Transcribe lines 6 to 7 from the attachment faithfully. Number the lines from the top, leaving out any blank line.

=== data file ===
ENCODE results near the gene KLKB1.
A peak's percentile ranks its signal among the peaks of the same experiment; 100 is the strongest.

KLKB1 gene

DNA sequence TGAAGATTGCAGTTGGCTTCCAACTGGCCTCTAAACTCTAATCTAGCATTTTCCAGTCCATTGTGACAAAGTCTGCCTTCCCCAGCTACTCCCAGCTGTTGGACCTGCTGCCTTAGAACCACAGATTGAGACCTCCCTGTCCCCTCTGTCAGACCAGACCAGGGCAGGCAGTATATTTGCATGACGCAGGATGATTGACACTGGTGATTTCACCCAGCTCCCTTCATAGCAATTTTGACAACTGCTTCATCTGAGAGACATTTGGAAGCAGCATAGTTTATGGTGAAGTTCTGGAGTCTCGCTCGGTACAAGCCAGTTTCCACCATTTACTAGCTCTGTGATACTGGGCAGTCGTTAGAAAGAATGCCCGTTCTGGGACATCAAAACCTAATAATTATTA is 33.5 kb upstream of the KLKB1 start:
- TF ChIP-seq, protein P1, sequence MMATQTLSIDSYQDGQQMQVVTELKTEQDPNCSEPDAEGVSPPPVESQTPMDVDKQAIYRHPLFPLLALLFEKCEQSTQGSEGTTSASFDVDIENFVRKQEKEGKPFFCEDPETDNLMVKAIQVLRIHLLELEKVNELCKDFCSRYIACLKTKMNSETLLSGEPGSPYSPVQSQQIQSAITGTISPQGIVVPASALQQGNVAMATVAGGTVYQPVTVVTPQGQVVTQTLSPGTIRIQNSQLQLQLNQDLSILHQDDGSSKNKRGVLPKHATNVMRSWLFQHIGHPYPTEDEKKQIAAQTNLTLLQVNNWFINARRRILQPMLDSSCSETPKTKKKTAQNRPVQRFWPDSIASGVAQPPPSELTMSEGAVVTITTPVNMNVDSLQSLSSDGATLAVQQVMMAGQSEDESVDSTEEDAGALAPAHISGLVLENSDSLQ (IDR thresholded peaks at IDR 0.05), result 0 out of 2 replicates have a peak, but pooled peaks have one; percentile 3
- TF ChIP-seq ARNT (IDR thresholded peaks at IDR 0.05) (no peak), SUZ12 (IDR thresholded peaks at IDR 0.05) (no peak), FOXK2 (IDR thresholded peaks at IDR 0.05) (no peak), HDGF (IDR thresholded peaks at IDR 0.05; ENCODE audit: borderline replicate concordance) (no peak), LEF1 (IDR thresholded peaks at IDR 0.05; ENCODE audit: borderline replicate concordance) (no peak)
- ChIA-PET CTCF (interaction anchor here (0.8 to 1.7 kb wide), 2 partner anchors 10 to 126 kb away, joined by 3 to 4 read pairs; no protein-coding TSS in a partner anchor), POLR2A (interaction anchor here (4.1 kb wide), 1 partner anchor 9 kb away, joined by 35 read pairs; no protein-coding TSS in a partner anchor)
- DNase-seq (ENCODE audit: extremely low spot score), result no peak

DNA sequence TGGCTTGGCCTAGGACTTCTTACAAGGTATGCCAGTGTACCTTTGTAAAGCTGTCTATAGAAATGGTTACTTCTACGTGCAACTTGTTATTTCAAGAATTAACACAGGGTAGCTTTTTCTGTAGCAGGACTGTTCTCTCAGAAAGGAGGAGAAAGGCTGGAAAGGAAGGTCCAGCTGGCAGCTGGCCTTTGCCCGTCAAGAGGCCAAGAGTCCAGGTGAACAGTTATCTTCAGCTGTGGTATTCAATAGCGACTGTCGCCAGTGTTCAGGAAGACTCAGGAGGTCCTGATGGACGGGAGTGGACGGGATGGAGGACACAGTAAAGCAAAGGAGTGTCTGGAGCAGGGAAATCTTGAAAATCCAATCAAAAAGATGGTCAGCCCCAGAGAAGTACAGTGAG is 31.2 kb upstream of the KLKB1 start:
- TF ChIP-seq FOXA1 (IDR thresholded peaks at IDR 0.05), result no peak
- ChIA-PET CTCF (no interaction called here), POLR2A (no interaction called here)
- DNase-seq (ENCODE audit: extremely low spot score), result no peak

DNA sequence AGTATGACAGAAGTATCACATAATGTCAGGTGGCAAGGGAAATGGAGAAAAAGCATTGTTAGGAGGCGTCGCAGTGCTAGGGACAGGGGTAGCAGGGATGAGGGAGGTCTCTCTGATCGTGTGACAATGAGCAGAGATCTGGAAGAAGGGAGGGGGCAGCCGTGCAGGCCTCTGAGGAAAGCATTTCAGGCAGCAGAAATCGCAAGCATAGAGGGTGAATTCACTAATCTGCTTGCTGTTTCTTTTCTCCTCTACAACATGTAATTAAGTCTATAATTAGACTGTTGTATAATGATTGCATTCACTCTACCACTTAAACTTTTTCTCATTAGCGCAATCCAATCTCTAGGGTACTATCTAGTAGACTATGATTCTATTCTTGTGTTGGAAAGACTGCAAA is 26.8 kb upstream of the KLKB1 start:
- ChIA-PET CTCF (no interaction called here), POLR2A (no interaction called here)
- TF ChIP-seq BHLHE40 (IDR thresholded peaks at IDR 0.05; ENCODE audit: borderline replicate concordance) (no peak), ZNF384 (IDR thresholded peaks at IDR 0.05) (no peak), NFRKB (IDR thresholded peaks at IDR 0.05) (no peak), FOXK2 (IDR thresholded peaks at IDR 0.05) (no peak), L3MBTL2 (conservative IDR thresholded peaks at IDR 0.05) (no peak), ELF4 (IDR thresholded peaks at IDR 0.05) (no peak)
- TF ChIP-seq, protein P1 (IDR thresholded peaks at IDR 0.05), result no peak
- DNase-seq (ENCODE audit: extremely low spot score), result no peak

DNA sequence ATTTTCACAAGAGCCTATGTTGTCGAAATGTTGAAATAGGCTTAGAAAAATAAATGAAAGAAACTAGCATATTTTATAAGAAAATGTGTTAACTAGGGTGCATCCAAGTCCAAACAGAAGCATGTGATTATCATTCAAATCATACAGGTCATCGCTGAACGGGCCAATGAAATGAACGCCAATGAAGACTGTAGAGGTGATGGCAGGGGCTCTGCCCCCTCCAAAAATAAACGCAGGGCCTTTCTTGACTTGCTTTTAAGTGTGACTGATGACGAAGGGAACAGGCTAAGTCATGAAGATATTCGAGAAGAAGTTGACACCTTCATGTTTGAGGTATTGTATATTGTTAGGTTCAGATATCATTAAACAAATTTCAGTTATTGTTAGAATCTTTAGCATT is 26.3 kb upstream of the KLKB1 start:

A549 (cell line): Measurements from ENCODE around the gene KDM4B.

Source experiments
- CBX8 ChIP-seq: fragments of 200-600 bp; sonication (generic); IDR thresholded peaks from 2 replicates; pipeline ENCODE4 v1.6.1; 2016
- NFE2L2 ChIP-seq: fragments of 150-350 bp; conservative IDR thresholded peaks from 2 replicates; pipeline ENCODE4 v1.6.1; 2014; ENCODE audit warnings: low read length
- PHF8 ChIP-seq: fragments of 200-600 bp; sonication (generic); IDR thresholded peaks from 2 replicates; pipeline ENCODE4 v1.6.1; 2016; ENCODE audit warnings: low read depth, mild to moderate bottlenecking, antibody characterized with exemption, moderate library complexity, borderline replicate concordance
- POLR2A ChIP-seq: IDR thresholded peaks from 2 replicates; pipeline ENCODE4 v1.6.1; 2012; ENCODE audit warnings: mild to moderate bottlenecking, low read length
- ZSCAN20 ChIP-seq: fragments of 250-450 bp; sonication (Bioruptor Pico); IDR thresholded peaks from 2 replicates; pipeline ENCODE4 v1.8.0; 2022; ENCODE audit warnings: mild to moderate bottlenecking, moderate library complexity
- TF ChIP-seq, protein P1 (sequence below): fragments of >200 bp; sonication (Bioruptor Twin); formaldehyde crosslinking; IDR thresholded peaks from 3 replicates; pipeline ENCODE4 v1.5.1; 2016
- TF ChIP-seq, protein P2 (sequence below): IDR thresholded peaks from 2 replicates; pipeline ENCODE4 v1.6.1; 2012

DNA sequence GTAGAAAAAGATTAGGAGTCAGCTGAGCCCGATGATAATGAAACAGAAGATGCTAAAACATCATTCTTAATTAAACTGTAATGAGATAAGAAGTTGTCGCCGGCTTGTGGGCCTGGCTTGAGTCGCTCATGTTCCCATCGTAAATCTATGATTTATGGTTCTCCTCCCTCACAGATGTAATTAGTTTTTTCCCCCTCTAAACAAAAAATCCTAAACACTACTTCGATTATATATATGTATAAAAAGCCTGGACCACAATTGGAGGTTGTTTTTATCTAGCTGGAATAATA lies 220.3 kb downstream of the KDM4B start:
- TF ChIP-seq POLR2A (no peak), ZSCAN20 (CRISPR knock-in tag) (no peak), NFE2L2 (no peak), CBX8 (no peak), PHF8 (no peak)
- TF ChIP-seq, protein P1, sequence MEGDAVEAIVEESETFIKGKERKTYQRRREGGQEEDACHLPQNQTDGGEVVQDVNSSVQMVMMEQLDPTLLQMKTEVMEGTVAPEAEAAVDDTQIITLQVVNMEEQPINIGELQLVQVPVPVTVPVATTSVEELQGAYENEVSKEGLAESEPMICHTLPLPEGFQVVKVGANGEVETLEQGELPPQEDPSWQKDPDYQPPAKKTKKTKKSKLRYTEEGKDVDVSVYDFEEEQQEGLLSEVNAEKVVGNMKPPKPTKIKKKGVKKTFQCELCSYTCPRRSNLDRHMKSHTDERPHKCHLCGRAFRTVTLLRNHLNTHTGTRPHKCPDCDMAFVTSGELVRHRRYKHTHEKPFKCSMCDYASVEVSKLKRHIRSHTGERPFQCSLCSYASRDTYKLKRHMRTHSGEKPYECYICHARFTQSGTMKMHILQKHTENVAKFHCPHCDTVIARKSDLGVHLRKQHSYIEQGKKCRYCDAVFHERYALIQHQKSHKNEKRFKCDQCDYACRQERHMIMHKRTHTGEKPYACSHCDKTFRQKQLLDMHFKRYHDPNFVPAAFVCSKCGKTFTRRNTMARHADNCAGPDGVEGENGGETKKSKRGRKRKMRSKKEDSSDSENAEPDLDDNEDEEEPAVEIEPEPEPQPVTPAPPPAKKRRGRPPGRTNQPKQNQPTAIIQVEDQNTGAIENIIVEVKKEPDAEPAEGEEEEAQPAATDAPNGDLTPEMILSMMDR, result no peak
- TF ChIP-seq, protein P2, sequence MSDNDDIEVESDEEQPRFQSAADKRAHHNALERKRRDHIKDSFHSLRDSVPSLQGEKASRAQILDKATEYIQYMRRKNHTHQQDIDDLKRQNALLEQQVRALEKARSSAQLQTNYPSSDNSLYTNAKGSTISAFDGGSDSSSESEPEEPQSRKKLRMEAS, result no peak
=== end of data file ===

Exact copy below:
- TF ChIP-seq ARNT (IDR thresholded peaks at IDR 0.05) (no peak), SUZ12 (IDR thresholded peaks at IDR 0.05) (no peak), FOXK2 (IDR thresholded peaks at IDR 0.05) (no peak), HDGF (IDR thresholded peaks at IDR 0.05; ENCODE audit: borderline replicate concordance) (no peak), LEF1 (IDR thresholded peaks at IDR 0.05; ENCODE audit: borderline replicate concordance) (no peak)
- ChIA-PET CTCF (interaction anchor here (0.8 to 1.7 kb wide), 2 partner anchors 10 to 126 kb away, joined by 3 to 4 read pairs; no protein-coding TSS in a partner anchor), POLR2A (interaction anchor here (4.1 kb wide), 1 partner anchor 9 kb away, joined by 35 read pairs; no protein-coding TSS in a partner anchor)